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October 1998

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Subject:
From:
Scott Sutton <[log in to unmask]>
Reply To:
The Pharmaceutical Microbiology Mail List <[log in to unmask]>
Date:
Tue, 6 Oct 1998 12:13:38 GMT
Content-Type:
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Jeff,

I think the critical thing here is the fact that they have been
isolated only out of serum.  You didn't mention the nature of the
biopharmaceutical company - if they were making vaccines, then this
may be a concern.  There is no evidence that they can even suvive in
pharmaceutical, aqueous formulations.

The authors also assert that the organisms are resistant to heat
disinfection (although I was unable to find their data).

I am somewhat suprised that field inspectors are asking about this
already.

Scott

On Tue, 6 Oct 1998 07:38:39 -0400, you wrote:

>Members:
>
>Scott Sutton recently posted a request for information about
>'Nanobacteria'. Yesterday, I received a call for information from a
>colleague at a local, licensed biopharmaceutical company in which he told
>me that FDA had just questioned him about this 'genus' which he'd never
>heard of. I did a 'Yahoo' search and there are a number of URLs listed in
>addition to the PNAS reference which Jerry Masover provided. I thought I'd
>provide a short summary of what I learned:
>
>Nanobacteria are coccoid bacteria (Nanobacterium sanguineum gen. et. sp.
>nov.)which were isolated from sterile, commercial FBS by a research group
>at the University of Kuopio, Kuopio, Finland around 1996. They can pass
>through
>0.1 uM filters although they have cell walls and are highly heat-resistant.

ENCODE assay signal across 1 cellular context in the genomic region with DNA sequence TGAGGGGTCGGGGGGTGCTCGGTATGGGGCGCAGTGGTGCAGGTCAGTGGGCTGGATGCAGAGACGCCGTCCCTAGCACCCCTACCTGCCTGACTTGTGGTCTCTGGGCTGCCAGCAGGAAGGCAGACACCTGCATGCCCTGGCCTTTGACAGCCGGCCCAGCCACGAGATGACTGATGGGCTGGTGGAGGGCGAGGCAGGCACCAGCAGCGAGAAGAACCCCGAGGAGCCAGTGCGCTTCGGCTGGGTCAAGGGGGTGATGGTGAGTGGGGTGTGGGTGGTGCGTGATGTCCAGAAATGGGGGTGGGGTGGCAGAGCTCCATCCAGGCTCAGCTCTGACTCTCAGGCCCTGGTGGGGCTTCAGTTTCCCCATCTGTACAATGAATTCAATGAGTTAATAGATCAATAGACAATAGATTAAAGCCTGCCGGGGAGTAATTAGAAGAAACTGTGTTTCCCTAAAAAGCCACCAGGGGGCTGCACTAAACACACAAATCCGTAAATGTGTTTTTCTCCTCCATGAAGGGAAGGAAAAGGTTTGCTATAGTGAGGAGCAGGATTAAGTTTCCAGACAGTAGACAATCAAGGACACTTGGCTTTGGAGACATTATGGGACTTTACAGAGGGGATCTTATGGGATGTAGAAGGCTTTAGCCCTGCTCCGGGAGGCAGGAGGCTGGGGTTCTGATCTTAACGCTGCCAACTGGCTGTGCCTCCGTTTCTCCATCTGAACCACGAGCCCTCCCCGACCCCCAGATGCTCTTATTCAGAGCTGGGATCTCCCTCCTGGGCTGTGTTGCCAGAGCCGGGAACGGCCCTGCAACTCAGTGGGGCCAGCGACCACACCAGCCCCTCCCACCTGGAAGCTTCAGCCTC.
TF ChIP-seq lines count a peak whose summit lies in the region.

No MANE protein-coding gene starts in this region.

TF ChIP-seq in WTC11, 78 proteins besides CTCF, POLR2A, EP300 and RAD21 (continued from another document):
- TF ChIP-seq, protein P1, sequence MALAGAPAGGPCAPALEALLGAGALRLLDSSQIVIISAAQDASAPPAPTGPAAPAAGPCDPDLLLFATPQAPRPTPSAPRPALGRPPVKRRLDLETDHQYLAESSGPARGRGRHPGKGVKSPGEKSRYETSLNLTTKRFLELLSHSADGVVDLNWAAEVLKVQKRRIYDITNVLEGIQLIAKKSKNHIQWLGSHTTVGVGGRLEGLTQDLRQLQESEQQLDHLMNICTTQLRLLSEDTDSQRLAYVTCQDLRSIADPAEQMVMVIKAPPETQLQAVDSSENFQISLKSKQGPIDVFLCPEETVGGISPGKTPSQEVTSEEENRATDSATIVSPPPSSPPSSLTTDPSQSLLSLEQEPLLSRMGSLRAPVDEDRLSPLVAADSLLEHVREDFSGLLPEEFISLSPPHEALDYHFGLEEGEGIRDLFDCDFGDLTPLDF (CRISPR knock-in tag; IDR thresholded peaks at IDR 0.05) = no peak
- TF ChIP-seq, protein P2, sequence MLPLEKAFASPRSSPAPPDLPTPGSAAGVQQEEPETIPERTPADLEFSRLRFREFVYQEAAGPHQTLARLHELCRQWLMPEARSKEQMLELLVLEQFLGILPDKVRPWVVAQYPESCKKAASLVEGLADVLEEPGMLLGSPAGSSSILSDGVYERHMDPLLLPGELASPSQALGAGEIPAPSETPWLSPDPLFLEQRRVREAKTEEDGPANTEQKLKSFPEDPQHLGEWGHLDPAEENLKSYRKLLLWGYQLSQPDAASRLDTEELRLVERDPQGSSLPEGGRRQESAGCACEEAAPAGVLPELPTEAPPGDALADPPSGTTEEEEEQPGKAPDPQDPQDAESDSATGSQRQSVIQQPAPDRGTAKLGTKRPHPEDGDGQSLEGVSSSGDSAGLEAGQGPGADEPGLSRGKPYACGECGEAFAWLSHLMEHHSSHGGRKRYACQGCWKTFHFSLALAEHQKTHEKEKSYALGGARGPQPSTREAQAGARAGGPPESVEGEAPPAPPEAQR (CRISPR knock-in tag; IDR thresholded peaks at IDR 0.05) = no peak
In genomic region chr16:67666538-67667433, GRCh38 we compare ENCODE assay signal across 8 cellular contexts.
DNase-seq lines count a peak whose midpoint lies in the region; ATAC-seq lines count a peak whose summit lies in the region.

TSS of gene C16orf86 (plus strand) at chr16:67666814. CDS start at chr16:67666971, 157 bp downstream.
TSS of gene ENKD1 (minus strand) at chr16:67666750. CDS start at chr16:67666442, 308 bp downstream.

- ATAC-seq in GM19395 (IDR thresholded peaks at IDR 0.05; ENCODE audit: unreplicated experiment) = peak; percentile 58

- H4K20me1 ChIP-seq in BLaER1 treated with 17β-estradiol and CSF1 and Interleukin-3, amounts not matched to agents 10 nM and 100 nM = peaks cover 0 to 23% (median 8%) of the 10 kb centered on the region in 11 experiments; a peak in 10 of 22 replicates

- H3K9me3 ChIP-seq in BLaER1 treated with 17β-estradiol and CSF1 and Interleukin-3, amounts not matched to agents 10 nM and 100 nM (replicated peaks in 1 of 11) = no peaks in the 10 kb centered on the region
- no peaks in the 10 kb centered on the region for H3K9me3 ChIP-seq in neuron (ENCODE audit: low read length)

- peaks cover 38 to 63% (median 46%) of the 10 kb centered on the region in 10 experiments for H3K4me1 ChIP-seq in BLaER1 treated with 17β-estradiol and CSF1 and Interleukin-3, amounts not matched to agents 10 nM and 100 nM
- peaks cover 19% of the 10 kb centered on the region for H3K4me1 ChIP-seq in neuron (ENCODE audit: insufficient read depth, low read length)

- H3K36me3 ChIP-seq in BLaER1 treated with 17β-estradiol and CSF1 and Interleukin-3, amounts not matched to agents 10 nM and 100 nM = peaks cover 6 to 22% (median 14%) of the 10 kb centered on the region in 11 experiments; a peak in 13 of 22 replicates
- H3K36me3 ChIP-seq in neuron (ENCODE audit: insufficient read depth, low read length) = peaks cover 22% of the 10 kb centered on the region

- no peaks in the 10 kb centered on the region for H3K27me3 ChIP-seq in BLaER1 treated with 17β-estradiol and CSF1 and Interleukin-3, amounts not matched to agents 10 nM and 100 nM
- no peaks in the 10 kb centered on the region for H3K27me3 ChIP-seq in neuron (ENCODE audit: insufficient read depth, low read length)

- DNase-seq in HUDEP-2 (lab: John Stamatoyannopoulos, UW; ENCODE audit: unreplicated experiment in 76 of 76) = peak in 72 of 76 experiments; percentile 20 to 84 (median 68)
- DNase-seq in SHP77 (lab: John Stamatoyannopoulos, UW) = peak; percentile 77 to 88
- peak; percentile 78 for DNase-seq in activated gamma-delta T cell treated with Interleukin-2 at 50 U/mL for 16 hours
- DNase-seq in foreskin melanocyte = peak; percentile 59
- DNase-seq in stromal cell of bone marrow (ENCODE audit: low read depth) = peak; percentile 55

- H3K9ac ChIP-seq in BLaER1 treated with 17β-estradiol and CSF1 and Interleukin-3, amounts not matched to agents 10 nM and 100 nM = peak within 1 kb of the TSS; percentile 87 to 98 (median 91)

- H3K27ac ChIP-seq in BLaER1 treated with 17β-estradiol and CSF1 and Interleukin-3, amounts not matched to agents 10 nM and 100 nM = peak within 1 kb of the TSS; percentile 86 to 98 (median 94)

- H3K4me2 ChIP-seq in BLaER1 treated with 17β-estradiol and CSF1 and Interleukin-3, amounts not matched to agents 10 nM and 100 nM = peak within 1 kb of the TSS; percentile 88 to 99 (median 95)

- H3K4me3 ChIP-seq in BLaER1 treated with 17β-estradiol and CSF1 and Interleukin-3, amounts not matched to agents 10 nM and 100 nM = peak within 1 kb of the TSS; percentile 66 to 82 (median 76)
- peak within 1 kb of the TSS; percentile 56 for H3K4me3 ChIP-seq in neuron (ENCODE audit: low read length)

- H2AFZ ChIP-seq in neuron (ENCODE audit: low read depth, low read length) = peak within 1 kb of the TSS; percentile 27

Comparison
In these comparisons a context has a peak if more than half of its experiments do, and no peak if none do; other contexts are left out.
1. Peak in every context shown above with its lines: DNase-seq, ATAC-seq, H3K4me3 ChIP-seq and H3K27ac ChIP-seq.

>They were not culturable in standard microbiological media but could be
>cultured under cell culture conditions (with or without mammalian cells,
>5-10% CO2). Multiplication could be prevented by gamma irradiation and high
>doses of aminoglycoside antibiotics and other agents.  They have been
>isolated from more than 80% of commercial FBS and newborn bovine sera and
>are the most common contaminant present in cell cultures. It is postulated
>that this may be the reason why only about 10% of FBS batches support cell
>cloning. They are cytotoxic to mammalian cell culture in high
>concentrations relative to the mammalian cells by triggering cells that are
>normally phagocytic to engulf them. "These organisms seem to be one of the
>causes for cell vacuolization, poor thriving and unexpected cell lysis,
>problems not rarely encountered in mammalian cell culture and often
>attributed to cell senescense." They are not detectable with present
>sterilty testing methods. The organisms have been found in both human and
>cow blood. The authors have suggested an association between these
>organisms and the formation of kidney stones.
>
>
>Jeff
>VP, PMF

---------------------
Scott Sutton, PhD                    [log in to unmask]
The Microbiology Network             http://microbiol.org
The Virtual Library: Microbiology    http://microbiol.org/vl_micro/


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